USCIS Reaches Settlement with H-4 Workers, Allowing Automatic Renewal of Employment Authorization for Some
U.S. Citizenship and Immigration Services settled a lawsuit Nov. 10, which allows the spouses of L-2 workers to automatically receive work authorization, and also provides an automatic 180-day extension of work authorization for some spouses of H-1B workers. (representational image/IANS)
By SUNITA SOHRABJI/India-West Staff Reporter
U.S. Citizenship and Immigration Services settled a lawsuit Nov. 10, which allows the spouses of L-2 workers to automatically receive work authorization, and also provides an automatic 180-day extension of work authorization for some spouses of H-1B workers.
“Once implemented by the agency, L-2 spouses will no longer have to apply for work authorization and need an EAD (Employment Authorization Document) as proof in order to work in the United States,” said Jesse Bless, director of litigation at the American Immigration Lawyers Association, in an interview with Forbes magazine. This means L-2 spouses could immediately work upon entering the U.S.
“For H-4 spouses who have lawful status and merely need to renew their employment authorization, they will now enjoy an automatic extension of their authorization for 180 days after expiration should the agency fail to process their timely-filed applications,” said Bless.
Concerns have arisen that the extension of EAD is only valid as long as the H-4 status is valid. The law firm Puyang and Wu noted on Twitter: “In most cases, filing the H-4 extension and H-4 EAD renewal concurrently does not grant you the automatic extension. The H-4 extension would have to be approved first before you may benefit from the full 180-day auto extension.”
The lawsuit, Shergill vs. Mayorkas — Alejandro Mayorkas heads up the Department of Homeland Security — was initiated by the law firm Wasden Banias, which represented 15 plaintiffs in the class action case, filed with the U.S. District Court in Seattle, Washington, and the American Immigration Lawyers Association. The lawsuit arose in response to lengthy delays by USCIS in processing H-4 Employment Authorization Document applications.
“After years of outreach to the agency, it became clear that litigation was unfortunately necessary,” said attorney Jon Wasden in a press statement. “Despite the plain statutory language, USCIS failed to grant employment authorization incident to status for L-2s.”
“The other issue relates to H-4s whose work permits expire prior to their H-4 status; this is a group that always met the regulatory test for automatic extension of EADs, but the agency previously prohibited them from that benefit and forced them to wait for re-authorization. People were suffering. They were losing their high-paying jobs for absolutely no legitimate reason causing harm to them and U.S. businesses. So, while I’m glad the agency finally followed the law, it is frankly frustrating that an easily fixable issue took this long to address,” he stated.
In their lawsuit, the plaintiffs alleged that USCIS unlawfully withholds employment authorization to spouses of L-2 workers, and unlawfully withholds automatic extensions of L-2 employment authorization.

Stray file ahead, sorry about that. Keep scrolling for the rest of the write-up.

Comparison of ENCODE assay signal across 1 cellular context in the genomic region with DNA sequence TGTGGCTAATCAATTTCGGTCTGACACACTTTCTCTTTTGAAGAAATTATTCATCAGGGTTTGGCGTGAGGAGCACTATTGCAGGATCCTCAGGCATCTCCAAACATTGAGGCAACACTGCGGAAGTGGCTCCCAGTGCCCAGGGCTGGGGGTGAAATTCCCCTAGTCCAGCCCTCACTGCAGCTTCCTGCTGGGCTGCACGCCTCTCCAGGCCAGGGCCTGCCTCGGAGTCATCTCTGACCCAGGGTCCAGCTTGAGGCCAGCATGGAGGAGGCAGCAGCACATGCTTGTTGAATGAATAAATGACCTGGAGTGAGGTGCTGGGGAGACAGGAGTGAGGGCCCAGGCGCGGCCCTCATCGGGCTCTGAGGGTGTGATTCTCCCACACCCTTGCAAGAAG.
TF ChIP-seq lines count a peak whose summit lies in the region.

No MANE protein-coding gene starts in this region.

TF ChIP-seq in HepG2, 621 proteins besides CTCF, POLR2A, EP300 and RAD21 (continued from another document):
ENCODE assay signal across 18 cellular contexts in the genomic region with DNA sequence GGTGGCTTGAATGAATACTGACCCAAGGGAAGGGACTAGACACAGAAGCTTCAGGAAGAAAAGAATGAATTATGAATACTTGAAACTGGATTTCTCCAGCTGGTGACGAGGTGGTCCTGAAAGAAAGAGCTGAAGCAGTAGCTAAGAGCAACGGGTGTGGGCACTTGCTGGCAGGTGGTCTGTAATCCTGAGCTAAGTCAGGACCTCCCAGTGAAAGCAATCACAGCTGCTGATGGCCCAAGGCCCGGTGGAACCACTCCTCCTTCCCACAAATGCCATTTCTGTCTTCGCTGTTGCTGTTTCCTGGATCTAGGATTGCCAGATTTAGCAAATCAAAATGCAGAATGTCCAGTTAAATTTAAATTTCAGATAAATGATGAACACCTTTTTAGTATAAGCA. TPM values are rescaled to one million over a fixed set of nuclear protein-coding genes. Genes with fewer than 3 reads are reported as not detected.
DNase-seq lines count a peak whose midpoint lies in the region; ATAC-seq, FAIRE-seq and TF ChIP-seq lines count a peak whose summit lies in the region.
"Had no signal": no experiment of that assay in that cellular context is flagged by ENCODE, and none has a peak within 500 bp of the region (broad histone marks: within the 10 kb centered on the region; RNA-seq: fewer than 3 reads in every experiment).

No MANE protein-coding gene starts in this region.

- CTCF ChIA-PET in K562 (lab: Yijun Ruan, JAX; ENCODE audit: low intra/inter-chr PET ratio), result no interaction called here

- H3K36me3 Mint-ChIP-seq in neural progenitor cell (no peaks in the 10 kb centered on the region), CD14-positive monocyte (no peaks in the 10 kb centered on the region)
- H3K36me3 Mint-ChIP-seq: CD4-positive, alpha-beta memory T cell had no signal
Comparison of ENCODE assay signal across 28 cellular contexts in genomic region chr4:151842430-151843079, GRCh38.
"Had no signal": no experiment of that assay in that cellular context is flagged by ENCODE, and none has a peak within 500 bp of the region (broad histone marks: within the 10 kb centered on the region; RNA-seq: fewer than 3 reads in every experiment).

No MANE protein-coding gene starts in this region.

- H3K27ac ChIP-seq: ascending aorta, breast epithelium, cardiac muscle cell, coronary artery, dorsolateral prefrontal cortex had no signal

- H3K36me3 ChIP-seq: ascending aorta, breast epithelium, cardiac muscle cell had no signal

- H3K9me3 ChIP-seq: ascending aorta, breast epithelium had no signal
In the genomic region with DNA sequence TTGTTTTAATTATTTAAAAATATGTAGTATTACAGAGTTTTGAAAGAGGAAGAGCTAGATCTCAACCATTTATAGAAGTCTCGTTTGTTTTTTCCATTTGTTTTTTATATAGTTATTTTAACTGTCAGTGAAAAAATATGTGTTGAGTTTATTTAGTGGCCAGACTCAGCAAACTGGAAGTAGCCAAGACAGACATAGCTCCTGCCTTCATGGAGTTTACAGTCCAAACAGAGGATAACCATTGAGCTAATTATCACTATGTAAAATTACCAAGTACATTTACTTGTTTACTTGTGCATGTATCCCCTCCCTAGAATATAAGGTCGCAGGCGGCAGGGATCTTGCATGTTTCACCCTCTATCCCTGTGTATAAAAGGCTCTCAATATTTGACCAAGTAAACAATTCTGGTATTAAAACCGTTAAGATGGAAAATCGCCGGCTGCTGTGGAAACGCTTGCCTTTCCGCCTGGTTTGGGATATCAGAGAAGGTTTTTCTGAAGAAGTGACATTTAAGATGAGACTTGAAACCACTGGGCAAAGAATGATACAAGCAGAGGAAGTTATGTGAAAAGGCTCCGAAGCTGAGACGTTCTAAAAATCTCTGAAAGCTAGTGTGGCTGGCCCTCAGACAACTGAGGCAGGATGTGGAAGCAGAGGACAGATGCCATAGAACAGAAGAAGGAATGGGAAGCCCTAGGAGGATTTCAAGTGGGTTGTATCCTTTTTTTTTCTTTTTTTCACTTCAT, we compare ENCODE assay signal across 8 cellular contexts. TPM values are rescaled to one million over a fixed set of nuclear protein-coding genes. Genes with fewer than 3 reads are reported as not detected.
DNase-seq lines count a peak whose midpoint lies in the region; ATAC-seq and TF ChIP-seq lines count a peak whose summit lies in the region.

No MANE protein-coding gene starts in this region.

They further alleged that USCIS unlawfully withholds automatic extensions of employment authorization for H-4 workers, who are overwhelmingly women from India, many with degrees and qualifications equal to or exceeding those of their H-1B spouses.
About 100,000 immigrants currently hold H-4 EADs. A great amount of controversy has arisen over the authorization, especially during the Trump administration, which tried to end the program created by former President Barack Obama via executive order. In a long-simmering lawsuit, SaveJobs USA contends that allowing H-4 women to work in the U.S. means American workers have to compete with foreign workers for jobs, and that overall salaries are reduced as a result.
H-4 visa holders are allowed to get work authorization after their spouse has filed for permanent status, usually within six years. Current policies often force workers with H-4 EAD to lose their jobs as they wait for USCIS to adjudicate their renewal application, which could take up to two years.
Immigration attorney Cyrus Mehta noted the limitations of the settlement. “USCIS needs to be sued again. H-4s who file EAD renewals concurrently with an I-539 extension may receive only a brief auto-extension, just to the end of their current I-94 date, but most existing EADs end with the current I-94 date,” he tweeted.
“The H-1B spouse will have to premium the H-1B extension, and upon approval, the H-4 will need to leave and be readmitted in H-4 status coterminous with new H-1B validity. Highly impractical as visa stamping appointments are not being issued quickly in India,” wrote Mehta.
H-1B workers and their spouses could also apply for the H-1B/H-4 extension six months in advance via premium processing and if H-4 status is granted, file the EAD renewal and get a 180-day auto extension, noted the attorney, cautioning however: “Not sure whether USCIS is competent enough to approve H-4 status within 6 months though. So this too is highly impractical.”
Wasden Banias Law also addressed those who were unhappy with the settlement in a statement on Twitter. “For the H-4s disappointed/angry at the scope of the Shergill policy, three quick points: (1) we have an all-encompassing H-4 delay suit pending; (2) we don’t control the headlines of news articles; and (3) a small step forward is still a step forward.”
Several Indian publications have reported that this is a major step forward for H-4 EAD.